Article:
Can the Government be Sued for Climate Change? Appeals Court Hears Arguments

PHOENIX – Federal judges are weighing whether the U.S. can be held legally responsible for failing to protect future generations from climate change. That’s at the heart of Juliana v. United States, in which 21 young people from around the country claim they have a constitutional right to be protected from man-made climate change.

In an unusual pretrial appeal, a three-judge panel of the U.S. Court of Appeals for the 9th Circuit convened June 5, 2019, in Portland, Oregon, and grilled lawyers for both sides. The judges have not said when they will rule.

The lawsuit, which was filed in 2015, claims that for more than 50 years, the U.S. has known about carbon dioxide pollution from burning fossil fuels, and that pollution “was causing global warming and dangerous climate change, and that continuing to burn fossil fuels would destabilize the climate system on which present and future generations of our nation depend for their well-being and survival.”

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Groups that have filed briefs in support of the suit include the American Academy of Pediatrics, the American Thoracic Society, the American Heart Association, the American Lung Association and the League of Women Voters.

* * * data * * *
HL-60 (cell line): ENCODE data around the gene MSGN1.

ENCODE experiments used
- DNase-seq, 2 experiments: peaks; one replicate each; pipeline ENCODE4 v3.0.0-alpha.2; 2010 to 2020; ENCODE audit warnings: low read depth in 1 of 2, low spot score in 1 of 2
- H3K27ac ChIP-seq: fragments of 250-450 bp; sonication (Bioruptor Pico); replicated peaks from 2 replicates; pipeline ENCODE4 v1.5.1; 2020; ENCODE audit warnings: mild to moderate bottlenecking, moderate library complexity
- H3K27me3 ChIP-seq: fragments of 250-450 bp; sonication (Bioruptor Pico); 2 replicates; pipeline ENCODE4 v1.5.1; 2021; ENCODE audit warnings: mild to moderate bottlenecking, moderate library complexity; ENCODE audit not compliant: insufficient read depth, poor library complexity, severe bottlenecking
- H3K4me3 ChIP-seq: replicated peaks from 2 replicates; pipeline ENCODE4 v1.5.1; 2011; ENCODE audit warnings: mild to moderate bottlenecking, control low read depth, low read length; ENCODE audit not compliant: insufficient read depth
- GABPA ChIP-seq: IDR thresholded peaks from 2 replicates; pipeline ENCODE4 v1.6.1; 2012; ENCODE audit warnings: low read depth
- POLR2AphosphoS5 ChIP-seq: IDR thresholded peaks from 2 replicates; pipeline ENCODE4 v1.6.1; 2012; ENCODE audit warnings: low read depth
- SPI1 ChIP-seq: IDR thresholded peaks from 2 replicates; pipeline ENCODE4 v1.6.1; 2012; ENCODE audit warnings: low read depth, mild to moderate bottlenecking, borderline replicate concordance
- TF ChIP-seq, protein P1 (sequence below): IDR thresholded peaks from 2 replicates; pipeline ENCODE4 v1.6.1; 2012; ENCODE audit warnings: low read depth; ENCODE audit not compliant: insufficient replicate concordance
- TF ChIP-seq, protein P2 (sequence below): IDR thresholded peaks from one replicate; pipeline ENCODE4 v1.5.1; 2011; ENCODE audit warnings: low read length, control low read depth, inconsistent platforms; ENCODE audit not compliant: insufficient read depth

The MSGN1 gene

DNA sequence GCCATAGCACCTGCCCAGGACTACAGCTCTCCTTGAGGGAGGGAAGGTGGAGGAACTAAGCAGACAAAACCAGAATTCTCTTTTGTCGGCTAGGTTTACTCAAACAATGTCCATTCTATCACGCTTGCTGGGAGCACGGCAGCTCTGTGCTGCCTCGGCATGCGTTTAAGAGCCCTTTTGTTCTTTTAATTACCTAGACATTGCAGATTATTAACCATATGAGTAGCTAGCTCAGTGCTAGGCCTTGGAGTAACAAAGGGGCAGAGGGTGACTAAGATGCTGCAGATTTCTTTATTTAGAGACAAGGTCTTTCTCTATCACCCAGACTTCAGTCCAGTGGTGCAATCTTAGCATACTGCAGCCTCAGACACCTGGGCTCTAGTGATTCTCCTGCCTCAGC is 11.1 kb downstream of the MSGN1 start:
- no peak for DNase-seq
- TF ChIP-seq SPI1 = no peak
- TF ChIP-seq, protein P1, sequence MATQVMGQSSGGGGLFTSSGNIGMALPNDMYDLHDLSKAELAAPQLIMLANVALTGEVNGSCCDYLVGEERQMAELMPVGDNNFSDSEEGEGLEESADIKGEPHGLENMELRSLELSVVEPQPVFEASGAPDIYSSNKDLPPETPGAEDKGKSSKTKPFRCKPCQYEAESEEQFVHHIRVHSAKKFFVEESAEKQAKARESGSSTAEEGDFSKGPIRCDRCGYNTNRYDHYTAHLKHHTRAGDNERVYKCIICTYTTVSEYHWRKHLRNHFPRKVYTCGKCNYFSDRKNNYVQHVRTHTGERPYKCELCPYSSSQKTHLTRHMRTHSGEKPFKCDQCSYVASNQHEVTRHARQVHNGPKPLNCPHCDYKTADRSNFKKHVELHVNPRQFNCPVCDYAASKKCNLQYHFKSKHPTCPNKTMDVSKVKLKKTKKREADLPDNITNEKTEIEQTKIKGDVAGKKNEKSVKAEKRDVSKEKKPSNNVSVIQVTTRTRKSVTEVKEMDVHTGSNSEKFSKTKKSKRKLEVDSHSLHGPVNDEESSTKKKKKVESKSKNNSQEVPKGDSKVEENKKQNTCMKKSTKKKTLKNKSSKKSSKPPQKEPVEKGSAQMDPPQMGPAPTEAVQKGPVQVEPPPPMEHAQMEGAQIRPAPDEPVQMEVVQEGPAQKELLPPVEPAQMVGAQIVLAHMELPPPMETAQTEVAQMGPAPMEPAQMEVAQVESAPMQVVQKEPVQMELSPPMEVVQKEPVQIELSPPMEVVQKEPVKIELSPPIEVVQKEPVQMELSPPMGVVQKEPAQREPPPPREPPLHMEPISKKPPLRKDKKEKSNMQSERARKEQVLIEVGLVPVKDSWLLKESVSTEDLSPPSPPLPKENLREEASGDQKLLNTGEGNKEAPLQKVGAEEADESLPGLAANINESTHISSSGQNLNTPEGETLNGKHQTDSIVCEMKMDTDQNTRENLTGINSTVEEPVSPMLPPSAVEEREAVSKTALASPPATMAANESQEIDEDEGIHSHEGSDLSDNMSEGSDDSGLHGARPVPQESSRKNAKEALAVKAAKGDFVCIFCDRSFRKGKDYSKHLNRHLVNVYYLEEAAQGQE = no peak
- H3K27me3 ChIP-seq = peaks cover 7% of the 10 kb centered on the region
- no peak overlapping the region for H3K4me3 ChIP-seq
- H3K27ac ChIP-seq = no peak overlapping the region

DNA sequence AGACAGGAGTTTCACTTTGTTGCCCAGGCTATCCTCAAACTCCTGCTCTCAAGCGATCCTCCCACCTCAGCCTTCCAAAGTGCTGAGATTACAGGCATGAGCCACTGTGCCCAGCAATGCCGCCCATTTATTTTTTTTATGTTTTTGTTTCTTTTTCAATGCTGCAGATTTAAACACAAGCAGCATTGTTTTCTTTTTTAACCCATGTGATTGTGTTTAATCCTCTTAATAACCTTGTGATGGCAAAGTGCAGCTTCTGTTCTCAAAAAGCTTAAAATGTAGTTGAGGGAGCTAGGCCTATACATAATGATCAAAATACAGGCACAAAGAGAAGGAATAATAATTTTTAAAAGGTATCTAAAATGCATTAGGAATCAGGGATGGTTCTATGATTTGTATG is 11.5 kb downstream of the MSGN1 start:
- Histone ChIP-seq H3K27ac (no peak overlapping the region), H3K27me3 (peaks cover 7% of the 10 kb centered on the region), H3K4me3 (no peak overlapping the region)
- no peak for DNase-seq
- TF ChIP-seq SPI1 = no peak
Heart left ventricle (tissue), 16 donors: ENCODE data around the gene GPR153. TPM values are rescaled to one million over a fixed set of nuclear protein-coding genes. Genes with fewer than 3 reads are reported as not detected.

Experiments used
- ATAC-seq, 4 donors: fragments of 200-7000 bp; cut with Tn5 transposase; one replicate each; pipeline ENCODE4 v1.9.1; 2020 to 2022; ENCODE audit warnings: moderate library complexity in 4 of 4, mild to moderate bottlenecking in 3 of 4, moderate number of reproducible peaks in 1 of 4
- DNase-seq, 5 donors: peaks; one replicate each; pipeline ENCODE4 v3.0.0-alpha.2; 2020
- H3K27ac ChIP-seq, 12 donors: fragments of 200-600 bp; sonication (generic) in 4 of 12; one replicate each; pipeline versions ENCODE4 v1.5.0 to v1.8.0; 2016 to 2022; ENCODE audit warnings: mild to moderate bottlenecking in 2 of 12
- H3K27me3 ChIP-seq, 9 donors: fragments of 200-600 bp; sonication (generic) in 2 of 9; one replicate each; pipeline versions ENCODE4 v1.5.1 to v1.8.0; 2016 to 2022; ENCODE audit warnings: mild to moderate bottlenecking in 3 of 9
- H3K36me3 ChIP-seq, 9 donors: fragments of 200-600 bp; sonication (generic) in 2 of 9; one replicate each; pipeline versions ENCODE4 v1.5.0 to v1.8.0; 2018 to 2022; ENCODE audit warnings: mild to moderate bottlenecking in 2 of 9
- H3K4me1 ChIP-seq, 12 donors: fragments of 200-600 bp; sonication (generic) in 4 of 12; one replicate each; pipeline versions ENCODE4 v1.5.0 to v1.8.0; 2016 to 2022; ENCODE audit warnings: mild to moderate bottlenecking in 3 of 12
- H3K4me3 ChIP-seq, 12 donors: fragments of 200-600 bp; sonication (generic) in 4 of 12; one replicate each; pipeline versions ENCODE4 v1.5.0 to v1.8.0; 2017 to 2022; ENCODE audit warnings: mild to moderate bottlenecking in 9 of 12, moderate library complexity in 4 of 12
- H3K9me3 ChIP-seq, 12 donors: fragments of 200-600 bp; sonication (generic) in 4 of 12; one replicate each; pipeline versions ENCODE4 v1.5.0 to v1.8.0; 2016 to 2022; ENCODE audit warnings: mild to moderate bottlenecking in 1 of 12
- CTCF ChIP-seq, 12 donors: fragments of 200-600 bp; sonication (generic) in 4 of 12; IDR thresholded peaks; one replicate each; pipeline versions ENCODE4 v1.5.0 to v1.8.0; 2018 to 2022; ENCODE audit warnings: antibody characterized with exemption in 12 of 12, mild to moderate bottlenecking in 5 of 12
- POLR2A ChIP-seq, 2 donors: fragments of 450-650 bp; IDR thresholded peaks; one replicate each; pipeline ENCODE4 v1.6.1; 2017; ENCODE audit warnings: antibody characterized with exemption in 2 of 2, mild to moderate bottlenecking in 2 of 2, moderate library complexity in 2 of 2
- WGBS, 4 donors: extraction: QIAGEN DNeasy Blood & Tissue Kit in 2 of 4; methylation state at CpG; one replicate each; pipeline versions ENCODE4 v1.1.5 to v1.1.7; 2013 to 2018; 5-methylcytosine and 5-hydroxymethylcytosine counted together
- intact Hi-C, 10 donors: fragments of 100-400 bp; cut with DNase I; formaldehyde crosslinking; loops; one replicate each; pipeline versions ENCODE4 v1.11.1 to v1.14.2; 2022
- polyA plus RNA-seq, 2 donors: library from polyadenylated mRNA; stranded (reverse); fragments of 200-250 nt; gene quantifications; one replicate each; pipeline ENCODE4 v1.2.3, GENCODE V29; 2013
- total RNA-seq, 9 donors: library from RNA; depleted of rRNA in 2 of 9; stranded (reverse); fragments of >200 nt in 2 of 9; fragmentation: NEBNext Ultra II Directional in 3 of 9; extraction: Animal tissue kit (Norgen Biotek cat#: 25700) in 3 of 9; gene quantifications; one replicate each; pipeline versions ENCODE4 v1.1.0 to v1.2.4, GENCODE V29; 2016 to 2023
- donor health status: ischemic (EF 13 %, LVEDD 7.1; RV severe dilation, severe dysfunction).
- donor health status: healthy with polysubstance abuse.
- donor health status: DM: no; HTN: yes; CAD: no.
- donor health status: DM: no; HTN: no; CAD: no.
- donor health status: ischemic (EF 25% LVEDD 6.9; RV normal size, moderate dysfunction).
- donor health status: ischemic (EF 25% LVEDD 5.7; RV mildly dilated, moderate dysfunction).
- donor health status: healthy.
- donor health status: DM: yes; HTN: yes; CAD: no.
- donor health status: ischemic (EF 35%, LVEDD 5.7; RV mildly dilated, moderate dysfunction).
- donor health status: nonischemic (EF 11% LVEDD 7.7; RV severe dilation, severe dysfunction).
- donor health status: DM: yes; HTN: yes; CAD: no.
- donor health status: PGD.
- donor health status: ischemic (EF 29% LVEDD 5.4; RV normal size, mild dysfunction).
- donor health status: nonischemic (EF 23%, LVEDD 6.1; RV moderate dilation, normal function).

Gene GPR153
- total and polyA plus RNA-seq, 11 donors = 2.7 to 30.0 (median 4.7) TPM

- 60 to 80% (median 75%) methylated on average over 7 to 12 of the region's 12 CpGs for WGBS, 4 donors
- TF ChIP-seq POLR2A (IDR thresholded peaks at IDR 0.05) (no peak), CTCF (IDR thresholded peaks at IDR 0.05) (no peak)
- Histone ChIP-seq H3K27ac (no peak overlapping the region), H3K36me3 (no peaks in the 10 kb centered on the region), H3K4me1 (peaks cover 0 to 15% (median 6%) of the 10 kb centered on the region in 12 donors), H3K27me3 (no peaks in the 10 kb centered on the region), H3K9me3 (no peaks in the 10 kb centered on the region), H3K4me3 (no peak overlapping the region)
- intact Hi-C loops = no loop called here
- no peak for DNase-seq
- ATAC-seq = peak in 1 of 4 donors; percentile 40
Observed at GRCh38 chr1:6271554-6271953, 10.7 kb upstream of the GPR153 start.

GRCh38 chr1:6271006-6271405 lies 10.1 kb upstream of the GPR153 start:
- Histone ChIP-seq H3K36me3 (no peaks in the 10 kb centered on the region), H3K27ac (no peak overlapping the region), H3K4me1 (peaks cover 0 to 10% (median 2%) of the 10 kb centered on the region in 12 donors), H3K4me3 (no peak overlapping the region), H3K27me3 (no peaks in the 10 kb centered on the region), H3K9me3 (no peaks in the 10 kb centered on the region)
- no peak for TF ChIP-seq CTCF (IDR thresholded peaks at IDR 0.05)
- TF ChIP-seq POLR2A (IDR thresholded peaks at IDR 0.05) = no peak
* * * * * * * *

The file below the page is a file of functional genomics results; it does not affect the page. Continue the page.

The suit calls for several changes, including declaring unconstitutional a section in the Energy Policy Act that allows for “fewer restrictions on certain natural gas imports and exports.” The defendants also want a plan in place to “phase out fossil fuel emissions and draw down excess atmospheric CO2 so as to stabilize the climate system and protect the vital resources on which Plaintiffs now and will depend.”

Julia Olson, executive director of Our Children’s Trust and chief council representing the youth, told the judges the case should be allowed to go forward because the government has deprived the young plaintiffs of their Fifth Amendment rights to “life, personal security and family autonomy.”

Justice Department lawyer Jeffrey Clark argued that the suit should not go to trial because it was a direct attack on the separation of powers and a “direct assault on constitutional design.” The government, he said, contends there is no “fundamental constitutional right to a ‘stable climate system.’”

Judges Mary H. Murguia and Andrew D. Hurwitz of the 9th Circuit and District Judge Josephine L. Staton of the District of Central California presided over Tuesday’s hourlong hearing.

The plaintiffs’ argument

Hurwitz questioned Olson on whether a failure to act by the government was tantamount to a state-created danger.